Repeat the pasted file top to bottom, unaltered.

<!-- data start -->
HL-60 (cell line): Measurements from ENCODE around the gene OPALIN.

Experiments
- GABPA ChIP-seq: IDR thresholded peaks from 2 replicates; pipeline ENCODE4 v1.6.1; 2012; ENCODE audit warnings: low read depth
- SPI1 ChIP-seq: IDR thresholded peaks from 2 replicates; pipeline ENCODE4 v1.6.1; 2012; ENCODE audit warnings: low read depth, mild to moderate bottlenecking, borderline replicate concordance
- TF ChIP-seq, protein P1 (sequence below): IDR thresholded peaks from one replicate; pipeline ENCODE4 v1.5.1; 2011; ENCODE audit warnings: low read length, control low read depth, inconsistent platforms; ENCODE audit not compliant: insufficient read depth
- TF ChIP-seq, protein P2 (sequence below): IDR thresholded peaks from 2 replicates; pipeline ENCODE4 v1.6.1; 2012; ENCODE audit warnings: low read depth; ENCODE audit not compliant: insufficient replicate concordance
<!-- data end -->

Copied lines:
HL-60 (cell line): Measurements from ENCODE around the gene OPALIN.

Experiments
- GABPA ChIP-seq: IDR thresholded peaks from 2 replicates; pipeline ENCODE4 v1.6.1; 2012; ENCODE audit warnings: low read depth
- SPI1 ChIP-seq: IDR thresholded peaks from 2 replicates; pipeline ENCODE4 v1.6.1; 2012; ENCODE audit warnings: low read depth, mild to moderate bottlenecking, borderline replicate concordance
- TF ChIP-seq, protein P1 (sequence below): IDR thresholded peaks from one replicate; pipeline ENCODE4 v1.5.1; 2011; ENCODE audit warnings: low read length, control low read depth, inconsistent platforms; ENCODE audit not compliant: insufficient read depth
- TF ChIP-seq, protein P2 (sequence below): IDR thresholded peaks from 2 replicates; pipeline ENCODE4 v1.6.1; 2012; ENCODE audit warnings: low read depth; ENCODE audit not compliant: insufficient replicate concordance